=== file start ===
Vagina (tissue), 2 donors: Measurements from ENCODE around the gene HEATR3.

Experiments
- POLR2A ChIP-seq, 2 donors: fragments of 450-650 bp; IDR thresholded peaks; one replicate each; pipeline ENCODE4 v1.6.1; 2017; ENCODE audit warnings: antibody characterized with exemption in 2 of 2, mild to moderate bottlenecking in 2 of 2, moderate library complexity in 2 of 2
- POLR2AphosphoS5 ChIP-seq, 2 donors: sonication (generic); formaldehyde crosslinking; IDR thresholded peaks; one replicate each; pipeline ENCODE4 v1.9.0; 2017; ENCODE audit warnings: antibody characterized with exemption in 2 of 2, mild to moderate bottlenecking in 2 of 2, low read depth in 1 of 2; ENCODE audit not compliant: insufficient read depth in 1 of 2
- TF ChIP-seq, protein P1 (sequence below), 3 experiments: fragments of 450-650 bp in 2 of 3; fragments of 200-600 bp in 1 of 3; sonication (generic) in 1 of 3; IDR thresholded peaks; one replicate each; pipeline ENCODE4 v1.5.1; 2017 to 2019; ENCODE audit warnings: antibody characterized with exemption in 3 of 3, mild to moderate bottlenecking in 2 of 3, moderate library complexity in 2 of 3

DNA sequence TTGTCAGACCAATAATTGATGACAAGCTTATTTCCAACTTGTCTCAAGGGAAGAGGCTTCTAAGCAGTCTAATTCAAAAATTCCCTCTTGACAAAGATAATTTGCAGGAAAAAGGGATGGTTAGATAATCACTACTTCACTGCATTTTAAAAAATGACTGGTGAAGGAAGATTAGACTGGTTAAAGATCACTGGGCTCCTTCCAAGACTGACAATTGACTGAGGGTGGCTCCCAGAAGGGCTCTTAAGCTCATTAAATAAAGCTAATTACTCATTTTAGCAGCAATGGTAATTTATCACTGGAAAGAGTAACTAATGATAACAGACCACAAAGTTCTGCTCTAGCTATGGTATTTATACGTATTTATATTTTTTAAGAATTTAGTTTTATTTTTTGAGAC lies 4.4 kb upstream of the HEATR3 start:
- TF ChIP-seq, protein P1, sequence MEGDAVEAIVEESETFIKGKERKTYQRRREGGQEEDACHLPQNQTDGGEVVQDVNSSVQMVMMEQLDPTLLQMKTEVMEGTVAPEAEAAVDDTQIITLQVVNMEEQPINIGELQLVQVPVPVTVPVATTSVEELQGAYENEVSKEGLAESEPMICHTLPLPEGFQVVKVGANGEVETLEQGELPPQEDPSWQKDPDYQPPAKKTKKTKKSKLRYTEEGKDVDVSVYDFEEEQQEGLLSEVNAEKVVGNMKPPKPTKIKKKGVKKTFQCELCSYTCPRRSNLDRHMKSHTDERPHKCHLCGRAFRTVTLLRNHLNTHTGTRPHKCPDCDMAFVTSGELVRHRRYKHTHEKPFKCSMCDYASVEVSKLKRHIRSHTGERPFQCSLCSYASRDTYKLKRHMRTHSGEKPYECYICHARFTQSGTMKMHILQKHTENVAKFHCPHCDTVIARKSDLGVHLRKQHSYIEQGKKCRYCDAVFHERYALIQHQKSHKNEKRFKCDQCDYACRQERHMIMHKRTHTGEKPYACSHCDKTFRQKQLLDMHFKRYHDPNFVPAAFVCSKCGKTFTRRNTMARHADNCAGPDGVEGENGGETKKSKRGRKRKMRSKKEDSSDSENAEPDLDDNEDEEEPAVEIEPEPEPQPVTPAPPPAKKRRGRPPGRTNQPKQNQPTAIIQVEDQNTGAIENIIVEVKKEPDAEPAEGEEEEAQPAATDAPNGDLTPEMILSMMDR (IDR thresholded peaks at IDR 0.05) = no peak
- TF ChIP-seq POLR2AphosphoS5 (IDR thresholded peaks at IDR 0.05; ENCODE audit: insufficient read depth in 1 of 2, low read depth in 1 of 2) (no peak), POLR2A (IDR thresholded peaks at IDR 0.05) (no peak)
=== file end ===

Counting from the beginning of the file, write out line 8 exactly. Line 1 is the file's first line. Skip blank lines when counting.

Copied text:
- TF ChIP-seq POLR2AphosphoS5 (IDR thresholded peaks at IDR 0.05; ENCODE audit: insufficient read depth in 1 of 2, low read depth in 1 of 2) (no peak), POLR2A (IDR thresholded peaks at IDR 0.05) (no peak)